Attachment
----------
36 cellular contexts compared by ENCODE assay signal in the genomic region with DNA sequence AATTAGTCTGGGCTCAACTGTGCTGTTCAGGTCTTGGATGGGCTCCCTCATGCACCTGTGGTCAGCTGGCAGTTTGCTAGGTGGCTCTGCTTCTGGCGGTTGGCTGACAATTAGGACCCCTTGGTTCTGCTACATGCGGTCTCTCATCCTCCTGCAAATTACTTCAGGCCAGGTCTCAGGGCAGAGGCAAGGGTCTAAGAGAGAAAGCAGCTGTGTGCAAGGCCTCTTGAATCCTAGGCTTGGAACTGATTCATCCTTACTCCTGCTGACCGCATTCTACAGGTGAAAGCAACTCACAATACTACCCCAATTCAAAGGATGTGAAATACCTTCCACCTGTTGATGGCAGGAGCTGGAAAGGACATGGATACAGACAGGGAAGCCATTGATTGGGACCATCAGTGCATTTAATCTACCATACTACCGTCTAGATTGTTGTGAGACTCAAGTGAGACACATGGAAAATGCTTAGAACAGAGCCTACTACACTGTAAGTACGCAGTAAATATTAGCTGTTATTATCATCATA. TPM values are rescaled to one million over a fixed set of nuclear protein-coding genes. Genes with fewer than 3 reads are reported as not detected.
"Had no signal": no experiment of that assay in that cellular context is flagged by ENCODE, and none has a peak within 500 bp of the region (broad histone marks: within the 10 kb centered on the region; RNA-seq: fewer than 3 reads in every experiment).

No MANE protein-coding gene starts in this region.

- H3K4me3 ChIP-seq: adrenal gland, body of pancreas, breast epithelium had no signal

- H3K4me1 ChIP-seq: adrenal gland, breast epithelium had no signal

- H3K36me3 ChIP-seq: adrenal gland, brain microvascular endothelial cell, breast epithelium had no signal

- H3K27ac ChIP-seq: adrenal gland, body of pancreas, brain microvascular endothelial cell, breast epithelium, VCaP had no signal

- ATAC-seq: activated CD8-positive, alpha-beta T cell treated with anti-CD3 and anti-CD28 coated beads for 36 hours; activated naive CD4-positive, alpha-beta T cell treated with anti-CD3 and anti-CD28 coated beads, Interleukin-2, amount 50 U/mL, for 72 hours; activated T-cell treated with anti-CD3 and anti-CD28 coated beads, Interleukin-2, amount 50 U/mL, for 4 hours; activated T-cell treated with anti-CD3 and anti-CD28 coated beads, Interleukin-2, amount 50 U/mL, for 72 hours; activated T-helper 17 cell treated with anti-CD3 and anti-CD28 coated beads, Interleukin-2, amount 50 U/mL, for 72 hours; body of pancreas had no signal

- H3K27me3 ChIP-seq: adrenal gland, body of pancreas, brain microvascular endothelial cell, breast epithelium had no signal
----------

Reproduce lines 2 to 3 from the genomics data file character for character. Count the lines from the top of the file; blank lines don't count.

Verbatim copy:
"Had no signal": no experiment of that assay in that cellular context is flagged by ENCODE, and none has a peak within 500 bp of the region (broad histone marks: within the 10 kb centered on the region; RNA-seq: fewer than 3 reads in every experiment).

No MANE protein-coding gene starts in this region.